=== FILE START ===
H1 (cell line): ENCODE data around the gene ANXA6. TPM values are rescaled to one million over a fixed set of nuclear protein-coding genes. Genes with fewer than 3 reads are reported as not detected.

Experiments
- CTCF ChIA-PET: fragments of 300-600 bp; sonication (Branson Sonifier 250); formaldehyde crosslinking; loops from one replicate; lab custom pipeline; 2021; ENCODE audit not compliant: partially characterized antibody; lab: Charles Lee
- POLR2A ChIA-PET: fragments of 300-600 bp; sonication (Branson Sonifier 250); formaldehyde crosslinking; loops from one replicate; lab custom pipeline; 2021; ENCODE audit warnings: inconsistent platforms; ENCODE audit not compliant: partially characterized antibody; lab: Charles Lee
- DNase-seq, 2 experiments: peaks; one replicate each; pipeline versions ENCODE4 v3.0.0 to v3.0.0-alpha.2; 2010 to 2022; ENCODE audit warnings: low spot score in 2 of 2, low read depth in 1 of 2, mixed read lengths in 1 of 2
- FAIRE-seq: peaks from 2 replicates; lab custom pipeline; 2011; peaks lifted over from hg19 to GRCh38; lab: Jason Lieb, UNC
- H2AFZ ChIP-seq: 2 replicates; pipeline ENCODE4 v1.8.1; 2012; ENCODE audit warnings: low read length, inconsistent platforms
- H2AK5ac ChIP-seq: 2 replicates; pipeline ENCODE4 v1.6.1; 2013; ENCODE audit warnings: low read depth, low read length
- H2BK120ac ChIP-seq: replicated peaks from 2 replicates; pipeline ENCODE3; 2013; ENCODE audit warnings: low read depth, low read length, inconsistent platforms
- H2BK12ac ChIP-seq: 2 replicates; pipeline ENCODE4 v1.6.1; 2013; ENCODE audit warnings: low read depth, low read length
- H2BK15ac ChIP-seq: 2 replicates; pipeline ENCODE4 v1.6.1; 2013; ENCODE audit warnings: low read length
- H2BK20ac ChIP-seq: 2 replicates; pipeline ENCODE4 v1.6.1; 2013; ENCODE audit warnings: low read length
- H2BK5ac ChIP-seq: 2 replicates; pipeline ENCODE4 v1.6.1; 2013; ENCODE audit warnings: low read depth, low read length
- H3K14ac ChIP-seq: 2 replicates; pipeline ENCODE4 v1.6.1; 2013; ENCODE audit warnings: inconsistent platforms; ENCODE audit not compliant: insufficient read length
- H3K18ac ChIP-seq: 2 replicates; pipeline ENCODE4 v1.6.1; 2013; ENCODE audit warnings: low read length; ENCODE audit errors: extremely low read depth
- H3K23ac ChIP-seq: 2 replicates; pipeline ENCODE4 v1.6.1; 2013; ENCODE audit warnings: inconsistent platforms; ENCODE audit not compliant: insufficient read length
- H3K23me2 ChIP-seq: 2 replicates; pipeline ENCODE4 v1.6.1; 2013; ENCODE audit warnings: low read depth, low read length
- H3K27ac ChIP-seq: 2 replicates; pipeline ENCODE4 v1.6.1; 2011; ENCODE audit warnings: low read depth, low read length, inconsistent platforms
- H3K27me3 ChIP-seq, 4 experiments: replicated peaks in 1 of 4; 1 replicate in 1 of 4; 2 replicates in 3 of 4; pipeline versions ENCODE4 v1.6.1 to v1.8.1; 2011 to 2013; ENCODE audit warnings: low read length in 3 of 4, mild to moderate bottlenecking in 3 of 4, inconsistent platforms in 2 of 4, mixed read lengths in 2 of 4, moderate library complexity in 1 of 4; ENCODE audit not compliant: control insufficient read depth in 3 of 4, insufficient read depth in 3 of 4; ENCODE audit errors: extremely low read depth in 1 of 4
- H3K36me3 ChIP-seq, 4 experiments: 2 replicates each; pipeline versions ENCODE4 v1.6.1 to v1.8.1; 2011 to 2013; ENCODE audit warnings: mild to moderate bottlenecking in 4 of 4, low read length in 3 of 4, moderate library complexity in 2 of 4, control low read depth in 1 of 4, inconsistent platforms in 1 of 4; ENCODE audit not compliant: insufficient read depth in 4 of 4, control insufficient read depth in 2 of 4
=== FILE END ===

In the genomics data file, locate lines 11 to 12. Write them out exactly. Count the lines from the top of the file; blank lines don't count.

- H2BK15ac ChIP-seq: 2 replicates; pipeline ENCODE4 v1.6.1; 2013; ENCODE audit warnings: low read length
- H2BK20ac ChIP-seq: 2 replicates; pipeline ENCODE4 v1.6.1; 2013; ENCODE audit warnings: low read length